Excellent choices. Congratulations to Elinor Ostrom and Oliver Williamson in a prize for economic governance, the former for the commons and the latter for the boundaries of the firm! A prize aimed at the economics of institutions and governance, the theory of the firm, and work that has been important for law and economics generally is a wonderful development. However, I will admit a non-trivial amount of disappointment that the prize for economic governance of institutions was not shared by any of the UCLA trio Alchian, Demsetz or Klein, who contributed a significant amount to the literature on the boundaries of the firm, asset specificity, and transaction costs.
I also note that, per this comment, Geoff owes me lunch at Five Guys.
UPDATE: Does anybody else get the impression that the Nobel Committee is laboring to attach a preference for regulation over laissez-faire freedom of contract in selecting organization form spin to Williamson’s contributions? For example:
According to Williamson’s theory, large private corporations exist primarily because they are efficient. They are established because they make owners, workers, suppliers, and customers better off than they would be under alternative institutional arrangements. When corporations fail to deliver efficiency gains, their existence will be called in question.Large corporations may of course abuse their power. They may for instance participate in undesirable political lobbying and exhibit anticompetitive behavior. However, according to Williamson’s analysis, it is advisable to regulate such behavior directly rather than through policies that limit the size of corporations.
UPDATE 2: Here’s John Nye on the prize winners. Worth reading.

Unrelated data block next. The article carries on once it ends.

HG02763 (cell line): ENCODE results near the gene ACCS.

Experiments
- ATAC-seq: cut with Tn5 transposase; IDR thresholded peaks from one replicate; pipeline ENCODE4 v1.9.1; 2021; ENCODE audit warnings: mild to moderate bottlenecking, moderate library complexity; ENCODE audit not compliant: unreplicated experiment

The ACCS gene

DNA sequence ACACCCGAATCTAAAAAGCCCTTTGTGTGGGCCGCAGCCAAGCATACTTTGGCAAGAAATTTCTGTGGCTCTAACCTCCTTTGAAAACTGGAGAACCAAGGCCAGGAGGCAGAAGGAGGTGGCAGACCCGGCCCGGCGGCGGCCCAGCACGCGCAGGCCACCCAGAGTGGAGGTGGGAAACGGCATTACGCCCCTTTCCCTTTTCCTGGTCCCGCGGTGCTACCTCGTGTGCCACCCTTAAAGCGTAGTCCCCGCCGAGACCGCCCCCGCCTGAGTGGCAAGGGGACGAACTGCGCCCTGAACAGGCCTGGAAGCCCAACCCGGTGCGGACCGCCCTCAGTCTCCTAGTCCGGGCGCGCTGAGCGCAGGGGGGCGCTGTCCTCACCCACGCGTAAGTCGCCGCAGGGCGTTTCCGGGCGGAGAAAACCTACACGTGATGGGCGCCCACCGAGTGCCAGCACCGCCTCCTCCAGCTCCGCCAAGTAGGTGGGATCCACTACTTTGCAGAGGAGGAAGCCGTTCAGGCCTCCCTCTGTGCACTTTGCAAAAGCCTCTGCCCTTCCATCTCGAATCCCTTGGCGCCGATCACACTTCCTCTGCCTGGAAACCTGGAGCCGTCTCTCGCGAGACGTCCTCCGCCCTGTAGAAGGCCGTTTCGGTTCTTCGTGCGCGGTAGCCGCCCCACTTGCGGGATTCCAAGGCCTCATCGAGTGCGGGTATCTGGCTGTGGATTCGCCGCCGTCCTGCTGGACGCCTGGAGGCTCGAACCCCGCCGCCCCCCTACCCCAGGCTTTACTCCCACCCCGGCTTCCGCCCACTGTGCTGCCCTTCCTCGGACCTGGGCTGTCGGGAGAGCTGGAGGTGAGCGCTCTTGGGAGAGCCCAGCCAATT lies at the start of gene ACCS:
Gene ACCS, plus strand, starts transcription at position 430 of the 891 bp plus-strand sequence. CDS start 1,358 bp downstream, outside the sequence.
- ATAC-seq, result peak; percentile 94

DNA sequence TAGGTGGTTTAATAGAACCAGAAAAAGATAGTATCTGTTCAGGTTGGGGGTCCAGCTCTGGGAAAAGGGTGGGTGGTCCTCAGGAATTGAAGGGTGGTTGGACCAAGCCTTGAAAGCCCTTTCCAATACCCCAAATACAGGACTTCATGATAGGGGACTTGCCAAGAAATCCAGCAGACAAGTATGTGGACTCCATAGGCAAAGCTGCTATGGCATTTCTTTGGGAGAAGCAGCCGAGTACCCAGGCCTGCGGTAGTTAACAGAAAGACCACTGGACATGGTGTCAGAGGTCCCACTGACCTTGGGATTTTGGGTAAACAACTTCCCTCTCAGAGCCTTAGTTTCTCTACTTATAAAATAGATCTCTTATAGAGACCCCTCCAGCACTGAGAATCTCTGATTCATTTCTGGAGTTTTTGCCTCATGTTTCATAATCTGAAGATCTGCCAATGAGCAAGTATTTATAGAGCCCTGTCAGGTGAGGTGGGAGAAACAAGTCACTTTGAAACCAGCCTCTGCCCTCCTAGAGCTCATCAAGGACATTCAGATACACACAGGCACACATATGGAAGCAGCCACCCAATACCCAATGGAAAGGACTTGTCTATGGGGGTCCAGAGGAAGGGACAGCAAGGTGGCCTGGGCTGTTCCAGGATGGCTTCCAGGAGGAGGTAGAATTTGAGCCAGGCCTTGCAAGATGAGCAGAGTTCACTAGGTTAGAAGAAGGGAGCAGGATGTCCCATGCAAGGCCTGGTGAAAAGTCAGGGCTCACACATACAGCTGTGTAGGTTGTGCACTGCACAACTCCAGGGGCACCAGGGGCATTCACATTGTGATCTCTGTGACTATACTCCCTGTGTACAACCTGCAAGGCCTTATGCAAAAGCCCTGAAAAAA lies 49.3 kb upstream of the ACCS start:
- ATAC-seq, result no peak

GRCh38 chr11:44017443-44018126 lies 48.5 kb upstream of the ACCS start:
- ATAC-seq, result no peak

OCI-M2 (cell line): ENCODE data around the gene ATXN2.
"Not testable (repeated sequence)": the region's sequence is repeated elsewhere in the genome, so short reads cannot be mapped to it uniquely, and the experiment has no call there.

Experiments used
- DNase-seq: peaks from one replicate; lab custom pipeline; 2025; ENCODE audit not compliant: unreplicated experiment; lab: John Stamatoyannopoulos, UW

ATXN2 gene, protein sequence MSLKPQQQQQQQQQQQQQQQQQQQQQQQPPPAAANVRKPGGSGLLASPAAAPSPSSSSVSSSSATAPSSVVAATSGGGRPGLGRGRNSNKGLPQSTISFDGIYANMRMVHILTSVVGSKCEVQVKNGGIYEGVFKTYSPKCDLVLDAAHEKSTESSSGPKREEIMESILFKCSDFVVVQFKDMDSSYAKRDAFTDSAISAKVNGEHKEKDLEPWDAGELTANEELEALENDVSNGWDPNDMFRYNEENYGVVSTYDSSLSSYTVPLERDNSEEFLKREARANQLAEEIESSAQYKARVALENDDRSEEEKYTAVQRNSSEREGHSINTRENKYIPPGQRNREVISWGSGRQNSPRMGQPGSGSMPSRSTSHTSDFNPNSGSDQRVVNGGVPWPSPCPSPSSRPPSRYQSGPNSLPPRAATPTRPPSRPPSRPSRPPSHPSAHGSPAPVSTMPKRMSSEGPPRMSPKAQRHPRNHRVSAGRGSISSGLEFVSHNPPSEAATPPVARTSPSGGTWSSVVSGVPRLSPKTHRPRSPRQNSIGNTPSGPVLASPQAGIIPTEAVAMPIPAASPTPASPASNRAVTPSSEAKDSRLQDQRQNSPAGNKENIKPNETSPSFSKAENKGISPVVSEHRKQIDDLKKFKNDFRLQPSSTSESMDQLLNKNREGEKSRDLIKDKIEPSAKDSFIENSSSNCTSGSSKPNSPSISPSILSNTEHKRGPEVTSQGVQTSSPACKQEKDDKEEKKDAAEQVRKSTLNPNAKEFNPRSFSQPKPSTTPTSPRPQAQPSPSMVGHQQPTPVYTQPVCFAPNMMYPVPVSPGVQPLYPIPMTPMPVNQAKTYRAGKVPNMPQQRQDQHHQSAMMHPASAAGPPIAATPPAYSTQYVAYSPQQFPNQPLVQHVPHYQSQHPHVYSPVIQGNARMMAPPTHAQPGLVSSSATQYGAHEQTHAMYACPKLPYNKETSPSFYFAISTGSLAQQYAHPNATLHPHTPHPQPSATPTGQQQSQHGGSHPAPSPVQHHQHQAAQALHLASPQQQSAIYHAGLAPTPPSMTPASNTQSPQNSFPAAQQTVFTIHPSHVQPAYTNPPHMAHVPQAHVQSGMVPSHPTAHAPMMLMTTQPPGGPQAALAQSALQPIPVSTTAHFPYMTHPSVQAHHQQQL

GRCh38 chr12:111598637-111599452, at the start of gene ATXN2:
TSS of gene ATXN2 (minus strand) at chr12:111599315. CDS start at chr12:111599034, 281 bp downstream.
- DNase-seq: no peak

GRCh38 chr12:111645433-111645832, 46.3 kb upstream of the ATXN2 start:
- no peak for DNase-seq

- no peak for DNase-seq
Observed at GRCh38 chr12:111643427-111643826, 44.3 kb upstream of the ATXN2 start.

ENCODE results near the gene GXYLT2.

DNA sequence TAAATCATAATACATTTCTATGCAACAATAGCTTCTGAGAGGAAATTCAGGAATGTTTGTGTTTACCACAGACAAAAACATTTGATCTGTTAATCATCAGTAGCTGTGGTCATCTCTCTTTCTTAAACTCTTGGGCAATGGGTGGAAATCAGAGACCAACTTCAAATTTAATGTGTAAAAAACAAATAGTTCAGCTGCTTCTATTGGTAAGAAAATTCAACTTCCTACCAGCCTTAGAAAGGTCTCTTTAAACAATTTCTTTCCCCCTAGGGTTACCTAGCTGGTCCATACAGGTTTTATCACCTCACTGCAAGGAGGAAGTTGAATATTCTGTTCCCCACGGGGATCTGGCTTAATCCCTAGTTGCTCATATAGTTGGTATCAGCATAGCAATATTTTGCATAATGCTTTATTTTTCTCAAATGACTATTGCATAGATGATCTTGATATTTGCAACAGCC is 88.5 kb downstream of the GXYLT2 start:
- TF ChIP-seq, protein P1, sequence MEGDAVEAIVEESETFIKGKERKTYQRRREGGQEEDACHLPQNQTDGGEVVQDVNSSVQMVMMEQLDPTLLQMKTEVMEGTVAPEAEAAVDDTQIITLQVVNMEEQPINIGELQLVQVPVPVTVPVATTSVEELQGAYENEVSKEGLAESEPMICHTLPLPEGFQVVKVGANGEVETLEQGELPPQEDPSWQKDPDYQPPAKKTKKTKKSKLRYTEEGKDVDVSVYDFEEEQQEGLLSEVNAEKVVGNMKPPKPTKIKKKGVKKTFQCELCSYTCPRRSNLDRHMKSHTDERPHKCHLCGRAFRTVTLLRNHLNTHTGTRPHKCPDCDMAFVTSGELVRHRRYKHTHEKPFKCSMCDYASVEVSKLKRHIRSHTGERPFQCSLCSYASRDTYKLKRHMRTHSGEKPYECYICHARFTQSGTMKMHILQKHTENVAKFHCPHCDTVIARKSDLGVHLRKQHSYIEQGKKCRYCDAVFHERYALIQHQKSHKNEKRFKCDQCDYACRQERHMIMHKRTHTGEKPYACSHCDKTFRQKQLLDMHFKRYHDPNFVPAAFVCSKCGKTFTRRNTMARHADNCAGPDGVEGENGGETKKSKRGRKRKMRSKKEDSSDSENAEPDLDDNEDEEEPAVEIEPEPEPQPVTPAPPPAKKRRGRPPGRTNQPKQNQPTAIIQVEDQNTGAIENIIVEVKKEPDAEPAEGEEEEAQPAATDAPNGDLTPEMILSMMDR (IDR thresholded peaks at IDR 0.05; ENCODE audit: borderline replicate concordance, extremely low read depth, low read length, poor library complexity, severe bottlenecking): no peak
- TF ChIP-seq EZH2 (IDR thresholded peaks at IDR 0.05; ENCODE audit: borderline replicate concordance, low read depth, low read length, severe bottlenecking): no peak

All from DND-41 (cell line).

UPDATE 3: Tyler Cowen points out that the the prize is a nod toward NIE and Law and Economics. Agreed with respect to NIE. In fact, I think that one of the big advantages of the prize could be that it draws more attention to the NIE approach in law and economics. I would argue Williamson’s contributions (I’d lump in Alchian and Klein with this group but not Demsetz, who is fairly well integrated into the law and economics scene in property and antitrust) are underappreciated in law and economics. This is a point I make in discussion Ben Klein’s contributions (also well known for his work on the link between asset specificity and vertical integration with Alchian and on his own and probably the closet substitute to Williamson in the literature) to law and economics. Some very influential (and very good) papers in L&E claim that the discipline has been unable to produce models that explain real world contract law, in part, because principal-agent models of contracting and the standard approach predicts terms much more complex than what we see in the real world. My response in the essay is that the L&E of contracts has been too heavy on modern IO theory and too light on Williamson and Klein. Perhaps the prize will bring this NIE/ transaction cost economics approach back to the forefront. That would be a wonderful development for law and economics.